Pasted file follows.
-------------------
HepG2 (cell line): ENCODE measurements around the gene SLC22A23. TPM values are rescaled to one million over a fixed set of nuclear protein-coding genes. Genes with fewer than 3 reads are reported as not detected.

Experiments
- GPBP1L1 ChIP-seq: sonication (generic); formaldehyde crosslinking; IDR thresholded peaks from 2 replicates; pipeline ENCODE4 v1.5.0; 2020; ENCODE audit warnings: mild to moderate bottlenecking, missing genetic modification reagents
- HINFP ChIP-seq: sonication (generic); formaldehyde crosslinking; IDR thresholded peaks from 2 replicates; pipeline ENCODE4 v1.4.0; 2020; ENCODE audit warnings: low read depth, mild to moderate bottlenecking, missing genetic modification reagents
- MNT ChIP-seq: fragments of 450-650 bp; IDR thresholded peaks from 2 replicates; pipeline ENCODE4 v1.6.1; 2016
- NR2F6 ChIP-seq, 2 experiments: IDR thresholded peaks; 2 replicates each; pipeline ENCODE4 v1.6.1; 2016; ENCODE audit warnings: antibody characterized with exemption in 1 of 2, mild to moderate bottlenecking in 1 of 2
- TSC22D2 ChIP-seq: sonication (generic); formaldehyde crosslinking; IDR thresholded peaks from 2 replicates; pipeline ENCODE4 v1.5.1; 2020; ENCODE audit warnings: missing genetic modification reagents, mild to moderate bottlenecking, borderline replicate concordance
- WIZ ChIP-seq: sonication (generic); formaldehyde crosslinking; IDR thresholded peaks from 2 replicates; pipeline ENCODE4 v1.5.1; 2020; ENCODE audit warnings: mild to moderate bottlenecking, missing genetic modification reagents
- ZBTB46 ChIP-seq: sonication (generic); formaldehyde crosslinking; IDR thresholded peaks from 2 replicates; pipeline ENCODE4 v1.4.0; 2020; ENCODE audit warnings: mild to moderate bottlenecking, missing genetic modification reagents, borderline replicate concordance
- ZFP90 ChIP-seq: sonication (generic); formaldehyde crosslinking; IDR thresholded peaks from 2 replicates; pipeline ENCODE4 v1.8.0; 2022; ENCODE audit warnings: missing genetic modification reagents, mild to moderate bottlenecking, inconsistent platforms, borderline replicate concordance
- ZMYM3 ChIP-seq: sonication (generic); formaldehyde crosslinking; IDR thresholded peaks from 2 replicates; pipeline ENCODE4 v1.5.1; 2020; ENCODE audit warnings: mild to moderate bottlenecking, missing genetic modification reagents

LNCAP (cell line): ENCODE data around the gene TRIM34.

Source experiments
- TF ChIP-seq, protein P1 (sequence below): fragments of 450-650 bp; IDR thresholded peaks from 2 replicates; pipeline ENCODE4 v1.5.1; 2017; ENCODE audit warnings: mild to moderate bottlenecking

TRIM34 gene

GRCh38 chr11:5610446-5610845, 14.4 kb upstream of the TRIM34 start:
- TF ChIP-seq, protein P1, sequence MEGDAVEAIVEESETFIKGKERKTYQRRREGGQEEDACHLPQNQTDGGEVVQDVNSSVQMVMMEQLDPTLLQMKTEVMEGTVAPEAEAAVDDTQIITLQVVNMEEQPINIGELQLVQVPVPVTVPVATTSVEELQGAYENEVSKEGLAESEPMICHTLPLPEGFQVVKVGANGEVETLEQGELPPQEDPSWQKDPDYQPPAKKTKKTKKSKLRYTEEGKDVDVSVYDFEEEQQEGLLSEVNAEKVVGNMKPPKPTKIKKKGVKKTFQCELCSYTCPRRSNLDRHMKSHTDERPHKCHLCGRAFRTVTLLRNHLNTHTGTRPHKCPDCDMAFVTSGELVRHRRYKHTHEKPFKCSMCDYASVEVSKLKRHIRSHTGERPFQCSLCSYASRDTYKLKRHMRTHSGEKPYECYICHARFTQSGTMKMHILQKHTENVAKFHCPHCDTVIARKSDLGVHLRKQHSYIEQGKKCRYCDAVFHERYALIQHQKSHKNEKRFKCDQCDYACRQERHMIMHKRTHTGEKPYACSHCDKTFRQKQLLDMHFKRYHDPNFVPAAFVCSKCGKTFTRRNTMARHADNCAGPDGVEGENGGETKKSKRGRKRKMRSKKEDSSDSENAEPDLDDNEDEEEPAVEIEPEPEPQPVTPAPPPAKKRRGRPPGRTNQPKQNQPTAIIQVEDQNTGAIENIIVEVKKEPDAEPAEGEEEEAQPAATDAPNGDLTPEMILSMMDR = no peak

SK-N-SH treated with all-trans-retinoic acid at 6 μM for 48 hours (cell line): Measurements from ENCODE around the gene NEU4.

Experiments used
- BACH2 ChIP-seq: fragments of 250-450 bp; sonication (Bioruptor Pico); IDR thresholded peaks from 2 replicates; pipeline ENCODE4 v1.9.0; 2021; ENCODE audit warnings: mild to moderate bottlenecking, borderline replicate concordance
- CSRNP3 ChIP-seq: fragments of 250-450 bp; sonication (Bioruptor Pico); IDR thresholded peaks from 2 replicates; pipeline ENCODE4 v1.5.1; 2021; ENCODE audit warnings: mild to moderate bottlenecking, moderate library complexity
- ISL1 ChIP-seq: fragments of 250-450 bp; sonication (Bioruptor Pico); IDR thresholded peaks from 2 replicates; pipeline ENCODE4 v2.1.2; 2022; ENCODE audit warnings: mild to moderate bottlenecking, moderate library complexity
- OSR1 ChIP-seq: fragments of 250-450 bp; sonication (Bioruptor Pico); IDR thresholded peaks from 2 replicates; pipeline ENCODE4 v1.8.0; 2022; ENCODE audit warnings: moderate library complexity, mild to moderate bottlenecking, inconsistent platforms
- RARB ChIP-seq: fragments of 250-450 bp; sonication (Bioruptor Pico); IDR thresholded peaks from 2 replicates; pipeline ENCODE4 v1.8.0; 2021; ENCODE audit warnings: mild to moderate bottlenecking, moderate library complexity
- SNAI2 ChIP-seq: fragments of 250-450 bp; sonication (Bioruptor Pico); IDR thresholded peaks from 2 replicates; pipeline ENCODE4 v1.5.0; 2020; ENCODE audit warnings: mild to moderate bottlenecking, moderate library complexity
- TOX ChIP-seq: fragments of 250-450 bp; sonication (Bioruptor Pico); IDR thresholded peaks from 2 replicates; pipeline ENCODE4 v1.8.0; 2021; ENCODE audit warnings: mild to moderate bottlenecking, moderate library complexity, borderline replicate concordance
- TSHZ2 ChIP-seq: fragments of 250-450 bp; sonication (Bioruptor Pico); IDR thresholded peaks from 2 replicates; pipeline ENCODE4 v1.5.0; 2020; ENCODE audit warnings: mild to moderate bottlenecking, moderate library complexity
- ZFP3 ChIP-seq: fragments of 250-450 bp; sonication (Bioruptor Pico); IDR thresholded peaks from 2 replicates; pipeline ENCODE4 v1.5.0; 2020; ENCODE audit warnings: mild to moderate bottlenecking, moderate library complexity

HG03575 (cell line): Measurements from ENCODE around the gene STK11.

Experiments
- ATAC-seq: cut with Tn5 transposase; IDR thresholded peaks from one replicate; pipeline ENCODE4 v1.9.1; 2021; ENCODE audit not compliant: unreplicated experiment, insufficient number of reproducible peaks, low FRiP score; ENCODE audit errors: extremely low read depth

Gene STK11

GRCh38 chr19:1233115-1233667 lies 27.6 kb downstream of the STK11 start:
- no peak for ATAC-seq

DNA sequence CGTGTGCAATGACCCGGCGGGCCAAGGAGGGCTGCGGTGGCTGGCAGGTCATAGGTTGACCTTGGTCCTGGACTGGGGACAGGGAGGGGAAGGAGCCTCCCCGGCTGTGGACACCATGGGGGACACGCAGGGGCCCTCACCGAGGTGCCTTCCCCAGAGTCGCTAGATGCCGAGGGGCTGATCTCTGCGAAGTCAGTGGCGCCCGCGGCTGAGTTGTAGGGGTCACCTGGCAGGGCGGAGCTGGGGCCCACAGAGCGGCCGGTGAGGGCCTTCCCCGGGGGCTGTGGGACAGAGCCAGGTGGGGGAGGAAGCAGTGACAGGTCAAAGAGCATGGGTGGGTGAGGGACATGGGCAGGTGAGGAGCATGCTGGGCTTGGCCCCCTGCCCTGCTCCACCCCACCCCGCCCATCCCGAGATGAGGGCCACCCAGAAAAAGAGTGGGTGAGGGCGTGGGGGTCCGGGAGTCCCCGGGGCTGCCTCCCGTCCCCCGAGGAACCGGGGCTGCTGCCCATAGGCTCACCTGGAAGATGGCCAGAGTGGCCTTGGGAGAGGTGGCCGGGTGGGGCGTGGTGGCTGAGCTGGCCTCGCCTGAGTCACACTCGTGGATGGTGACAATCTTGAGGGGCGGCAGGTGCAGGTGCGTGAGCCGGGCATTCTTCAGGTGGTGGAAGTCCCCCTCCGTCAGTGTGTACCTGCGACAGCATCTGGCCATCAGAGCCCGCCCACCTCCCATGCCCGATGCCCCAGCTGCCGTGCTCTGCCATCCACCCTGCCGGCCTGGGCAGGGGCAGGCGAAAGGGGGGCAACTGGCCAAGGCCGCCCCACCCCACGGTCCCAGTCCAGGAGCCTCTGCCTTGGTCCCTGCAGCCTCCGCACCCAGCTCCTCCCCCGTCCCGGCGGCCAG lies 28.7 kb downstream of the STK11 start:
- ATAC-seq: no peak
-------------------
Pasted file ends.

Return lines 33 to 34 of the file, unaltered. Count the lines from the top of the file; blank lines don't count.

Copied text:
GRCh38 chr19:1233115-1233667 lies 27.6 kb downstream of the STK11 start:
- no peak for ATAC-seq